May, 22 2008
The Bush administration today launches a $1.9 million advertising campaign touting its effort to rate hospitals and urging patients to check a government website before choosing one.
The ad campaign in 58 regional newspapers lists hospitals and their scores on two of more than 30 measures available on the website: the percentage of patients getting antibiotics before surgery to prevent infection and whether patients "always" got help when they asked for it.
The government's campaign promoting the website by the Centers for Medicare & Medicaid Services (CMS) comes amid a flurry of efforts by states and the private sector to rate medical providers. The movement is fueled by demands from employers and consumer groups, including AARP and the Consumers Union, for more information about cost and quality.
Zagat Survey, the restaurant guide publisher, and Angie's List, which allows consumers to critique neighborhood services, also have begun rating doctors.
The movement has attracted both praise and criticism.
In October, New York Attorney General Andrew Cuomo won agreement from several major health insurers to disclose how they rank doctors — and a promise not to rate physicians on cost alone.
Last month, the Consumer-Purchaser Disclosure Project, a coalition of groups representing consumers, employers and unions, agreed to develop a national set of standards to measure doctor performance.
While ratings efforts can be useful, they also
can be confusing and limited in scope, says Robert Berenson, a
senior fellow with the Urban Institute, a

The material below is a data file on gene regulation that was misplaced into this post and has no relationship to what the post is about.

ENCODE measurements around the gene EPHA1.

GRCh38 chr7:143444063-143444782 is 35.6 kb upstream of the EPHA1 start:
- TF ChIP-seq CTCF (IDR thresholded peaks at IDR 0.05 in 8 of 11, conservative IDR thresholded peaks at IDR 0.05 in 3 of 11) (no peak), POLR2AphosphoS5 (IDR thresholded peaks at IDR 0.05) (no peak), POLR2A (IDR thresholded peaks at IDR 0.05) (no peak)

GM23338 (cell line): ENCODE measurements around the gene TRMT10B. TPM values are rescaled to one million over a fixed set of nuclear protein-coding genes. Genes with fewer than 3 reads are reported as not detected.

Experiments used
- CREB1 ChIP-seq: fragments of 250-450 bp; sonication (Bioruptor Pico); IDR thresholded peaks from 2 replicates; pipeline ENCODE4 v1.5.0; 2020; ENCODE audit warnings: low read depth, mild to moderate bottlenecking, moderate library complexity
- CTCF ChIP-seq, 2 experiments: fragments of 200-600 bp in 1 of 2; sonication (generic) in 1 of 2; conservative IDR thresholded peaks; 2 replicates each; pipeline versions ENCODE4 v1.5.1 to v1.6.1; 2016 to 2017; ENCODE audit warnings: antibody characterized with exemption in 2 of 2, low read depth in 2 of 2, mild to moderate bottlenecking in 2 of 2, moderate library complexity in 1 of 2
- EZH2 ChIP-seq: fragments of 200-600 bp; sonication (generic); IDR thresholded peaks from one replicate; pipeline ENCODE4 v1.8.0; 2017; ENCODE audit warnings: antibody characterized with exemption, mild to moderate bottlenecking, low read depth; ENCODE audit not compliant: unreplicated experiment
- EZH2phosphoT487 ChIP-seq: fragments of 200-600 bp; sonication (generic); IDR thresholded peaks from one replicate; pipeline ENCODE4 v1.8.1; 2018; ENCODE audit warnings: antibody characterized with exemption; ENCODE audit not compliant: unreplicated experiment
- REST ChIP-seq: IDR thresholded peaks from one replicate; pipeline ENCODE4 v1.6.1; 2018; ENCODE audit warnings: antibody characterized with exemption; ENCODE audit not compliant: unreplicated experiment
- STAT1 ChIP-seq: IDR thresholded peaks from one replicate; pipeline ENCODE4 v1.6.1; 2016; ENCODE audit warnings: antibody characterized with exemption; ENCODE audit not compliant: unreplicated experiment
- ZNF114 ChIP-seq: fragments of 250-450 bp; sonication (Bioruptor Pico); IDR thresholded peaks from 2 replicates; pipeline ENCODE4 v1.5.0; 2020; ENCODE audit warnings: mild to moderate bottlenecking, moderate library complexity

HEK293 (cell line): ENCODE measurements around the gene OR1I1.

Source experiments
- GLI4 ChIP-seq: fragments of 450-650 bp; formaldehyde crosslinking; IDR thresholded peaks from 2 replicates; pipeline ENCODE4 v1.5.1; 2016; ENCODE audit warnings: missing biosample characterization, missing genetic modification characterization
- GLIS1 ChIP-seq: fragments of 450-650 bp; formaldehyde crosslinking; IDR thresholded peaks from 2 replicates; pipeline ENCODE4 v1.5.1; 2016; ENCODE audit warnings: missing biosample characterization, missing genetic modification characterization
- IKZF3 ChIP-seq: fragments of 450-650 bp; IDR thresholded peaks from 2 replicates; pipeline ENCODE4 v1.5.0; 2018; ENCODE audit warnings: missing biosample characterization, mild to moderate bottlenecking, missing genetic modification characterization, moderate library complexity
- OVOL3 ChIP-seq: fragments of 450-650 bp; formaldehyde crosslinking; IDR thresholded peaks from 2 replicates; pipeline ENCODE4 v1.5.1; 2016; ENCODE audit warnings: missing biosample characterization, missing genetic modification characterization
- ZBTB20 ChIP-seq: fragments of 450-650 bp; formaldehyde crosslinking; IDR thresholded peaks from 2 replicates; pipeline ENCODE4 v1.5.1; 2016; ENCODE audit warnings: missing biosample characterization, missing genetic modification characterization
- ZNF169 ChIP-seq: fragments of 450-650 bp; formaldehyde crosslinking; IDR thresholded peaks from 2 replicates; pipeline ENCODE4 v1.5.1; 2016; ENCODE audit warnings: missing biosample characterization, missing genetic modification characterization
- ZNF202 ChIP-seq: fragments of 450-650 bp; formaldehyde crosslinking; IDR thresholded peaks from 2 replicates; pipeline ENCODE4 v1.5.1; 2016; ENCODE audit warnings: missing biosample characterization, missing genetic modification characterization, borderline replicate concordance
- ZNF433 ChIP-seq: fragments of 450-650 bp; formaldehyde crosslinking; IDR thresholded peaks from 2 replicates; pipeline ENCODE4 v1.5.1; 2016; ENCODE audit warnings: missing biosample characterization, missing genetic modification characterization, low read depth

"If I were a consumer looking at these reports, I would be bewildered by the variations that show up across different rating systems," says Berenson, who says there is not enough information available to shop for health care the way people shop for cars or televisions.
The government's Hospital Compare website (www.hospitalcompare.hhs.gov), which launched in 2005 and expanded in March, has information on how well hospitals follow recommended care for heart attacks, pneumonia and surgery, and how satisfied patients are with their treatment.
Patients can enter ZIP codes or names of hospitals and can compare up to three hospitals at a time.
The site does not list hospital infection rates, although such information may one day be included, says Kerry Weems, CMS' acting administrator.
Weems says hospitals can use their rankings to spur improvements. "We hope these ads drive that conversation, not just in households, but also in communities and hospitals. There are some institutions that could improve," Weems says.
American Hospital Association President Rich Umbdenstock says he wants consumers to understand that the ads show just two of the measures included on the website. "I hope they see it as encouragement to go to the website," Umbdenstock says.